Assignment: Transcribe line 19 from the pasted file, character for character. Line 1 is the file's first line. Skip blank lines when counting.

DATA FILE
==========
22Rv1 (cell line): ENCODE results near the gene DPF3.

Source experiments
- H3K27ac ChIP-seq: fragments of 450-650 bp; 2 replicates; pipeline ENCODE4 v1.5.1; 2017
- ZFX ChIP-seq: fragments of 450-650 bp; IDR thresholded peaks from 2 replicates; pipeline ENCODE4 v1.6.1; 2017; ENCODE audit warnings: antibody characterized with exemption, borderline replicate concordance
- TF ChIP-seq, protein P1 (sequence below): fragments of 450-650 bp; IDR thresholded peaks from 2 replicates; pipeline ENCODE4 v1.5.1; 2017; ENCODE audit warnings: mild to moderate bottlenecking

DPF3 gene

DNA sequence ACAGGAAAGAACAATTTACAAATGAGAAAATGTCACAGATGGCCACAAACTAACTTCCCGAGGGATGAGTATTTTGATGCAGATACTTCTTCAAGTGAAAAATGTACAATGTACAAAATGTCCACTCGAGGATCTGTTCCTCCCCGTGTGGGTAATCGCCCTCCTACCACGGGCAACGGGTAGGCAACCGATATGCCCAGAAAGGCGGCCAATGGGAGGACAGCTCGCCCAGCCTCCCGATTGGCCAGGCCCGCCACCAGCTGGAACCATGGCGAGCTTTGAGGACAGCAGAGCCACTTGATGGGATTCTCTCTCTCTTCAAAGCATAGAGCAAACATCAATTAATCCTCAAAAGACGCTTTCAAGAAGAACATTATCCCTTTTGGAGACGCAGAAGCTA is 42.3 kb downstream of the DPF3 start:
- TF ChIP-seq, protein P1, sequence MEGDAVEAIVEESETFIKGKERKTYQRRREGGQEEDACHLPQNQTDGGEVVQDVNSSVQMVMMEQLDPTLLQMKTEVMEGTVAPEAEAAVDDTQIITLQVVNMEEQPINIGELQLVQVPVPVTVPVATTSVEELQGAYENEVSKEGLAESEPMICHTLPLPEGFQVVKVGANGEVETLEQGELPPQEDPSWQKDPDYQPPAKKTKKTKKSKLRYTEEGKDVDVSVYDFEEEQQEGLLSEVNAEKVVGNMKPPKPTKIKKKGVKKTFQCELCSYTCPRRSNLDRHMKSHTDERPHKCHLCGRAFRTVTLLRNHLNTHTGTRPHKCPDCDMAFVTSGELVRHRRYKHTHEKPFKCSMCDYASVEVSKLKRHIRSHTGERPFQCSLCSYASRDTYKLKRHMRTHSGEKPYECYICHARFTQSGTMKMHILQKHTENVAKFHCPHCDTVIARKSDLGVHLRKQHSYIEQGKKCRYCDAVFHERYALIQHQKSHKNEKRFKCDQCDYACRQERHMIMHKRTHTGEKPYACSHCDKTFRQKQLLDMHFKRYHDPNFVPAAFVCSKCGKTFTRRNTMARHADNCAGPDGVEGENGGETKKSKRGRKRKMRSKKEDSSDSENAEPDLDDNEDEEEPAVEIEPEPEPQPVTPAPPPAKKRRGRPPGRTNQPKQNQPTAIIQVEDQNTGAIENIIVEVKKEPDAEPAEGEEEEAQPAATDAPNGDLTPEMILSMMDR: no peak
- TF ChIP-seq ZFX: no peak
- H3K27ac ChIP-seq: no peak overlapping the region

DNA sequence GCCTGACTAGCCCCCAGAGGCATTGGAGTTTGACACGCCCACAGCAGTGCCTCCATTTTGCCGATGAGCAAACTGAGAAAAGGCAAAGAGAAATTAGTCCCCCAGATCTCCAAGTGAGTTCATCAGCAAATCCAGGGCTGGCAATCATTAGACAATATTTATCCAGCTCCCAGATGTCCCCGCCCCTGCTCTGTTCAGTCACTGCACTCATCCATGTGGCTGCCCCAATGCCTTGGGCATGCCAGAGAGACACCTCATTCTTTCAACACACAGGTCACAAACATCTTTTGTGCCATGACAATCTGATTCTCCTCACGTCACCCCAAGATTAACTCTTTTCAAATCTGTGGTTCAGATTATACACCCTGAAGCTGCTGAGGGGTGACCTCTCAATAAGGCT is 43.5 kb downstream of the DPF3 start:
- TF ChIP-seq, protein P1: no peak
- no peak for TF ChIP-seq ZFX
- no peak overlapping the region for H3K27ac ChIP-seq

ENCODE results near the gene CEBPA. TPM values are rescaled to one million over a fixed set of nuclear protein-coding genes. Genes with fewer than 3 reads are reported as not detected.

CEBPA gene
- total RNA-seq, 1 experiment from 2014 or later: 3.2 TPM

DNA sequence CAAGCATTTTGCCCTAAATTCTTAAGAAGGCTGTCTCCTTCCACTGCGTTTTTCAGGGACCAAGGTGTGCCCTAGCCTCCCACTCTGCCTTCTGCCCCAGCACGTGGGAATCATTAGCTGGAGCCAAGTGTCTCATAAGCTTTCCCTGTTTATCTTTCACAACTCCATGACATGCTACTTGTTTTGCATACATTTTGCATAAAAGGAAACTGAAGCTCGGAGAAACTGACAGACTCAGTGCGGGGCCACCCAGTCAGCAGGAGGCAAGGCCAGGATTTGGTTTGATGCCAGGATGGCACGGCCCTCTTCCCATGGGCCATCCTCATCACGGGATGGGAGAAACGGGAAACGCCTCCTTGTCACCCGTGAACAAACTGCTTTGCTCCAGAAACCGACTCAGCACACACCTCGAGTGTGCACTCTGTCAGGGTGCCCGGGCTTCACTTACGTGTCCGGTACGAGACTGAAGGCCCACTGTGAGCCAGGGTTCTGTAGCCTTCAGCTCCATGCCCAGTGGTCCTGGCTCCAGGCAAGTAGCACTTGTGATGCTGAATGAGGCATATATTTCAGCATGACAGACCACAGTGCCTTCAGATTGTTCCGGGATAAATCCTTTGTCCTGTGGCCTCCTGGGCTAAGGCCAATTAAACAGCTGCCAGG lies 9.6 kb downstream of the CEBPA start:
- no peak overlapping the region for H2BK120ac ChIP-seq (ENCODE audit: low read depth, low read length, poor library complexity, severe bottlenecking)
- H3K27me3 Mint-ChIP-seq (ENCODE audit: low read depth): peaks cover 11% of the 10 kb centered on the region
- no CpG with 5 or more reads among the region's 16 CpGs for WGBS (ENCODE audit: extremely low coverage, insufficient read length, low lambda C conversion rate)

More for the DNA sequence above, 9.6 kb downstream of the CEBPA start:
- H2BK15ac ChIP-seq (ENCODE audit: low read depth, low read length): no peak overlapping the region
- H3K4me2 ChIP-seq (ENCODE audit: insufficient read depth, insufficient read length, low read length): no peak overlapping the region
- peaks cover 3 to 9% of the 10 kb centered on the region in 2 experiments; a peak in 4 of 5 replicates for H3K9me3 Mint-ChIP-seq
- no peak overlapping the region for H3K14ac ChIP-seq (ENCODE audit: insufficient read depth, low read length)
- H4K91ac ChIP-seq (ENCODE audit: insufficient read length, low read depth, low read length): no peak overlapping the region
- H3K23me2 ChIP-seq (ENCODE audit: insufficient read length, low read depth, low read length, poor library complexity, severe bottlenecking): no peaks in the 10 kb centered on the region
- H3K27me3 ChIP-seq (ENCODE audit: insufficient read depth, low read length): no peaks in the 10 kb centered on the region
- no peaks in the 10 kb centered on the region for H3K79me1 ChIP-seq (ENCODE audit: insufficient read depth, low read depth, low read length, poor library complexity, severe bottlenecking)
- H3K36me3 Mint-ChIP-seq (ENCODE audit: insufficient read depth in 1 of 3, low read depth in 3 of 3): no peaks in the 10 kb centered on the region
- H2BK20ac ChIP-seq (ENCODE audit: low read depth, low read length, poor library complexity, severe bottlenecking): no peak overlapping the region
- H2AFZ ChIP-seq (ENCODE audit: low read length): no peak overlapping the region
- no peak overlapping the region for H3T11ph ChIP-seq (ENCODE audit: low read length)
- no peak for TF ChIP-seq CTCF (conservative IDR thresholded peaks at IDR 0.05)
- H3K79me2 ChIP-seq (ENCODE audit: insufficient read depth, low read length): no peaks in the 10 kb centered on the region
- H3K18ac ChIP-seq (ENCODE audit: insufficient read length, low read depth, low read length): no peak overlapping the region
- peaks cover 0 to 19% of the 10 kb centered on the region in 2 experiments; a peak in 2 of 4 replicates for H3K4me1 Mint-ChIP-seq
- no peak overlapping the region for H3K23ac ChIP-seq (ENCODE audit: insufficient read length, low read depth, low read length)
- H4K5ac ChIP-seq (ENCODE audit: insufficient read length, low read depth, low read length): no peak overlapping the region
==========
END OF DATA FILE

- no peak overlapping the region for H2BK120ac ChIP-seq (ENCODE audit: low read depth, low read length, poor library complexity, severe bottlenecking)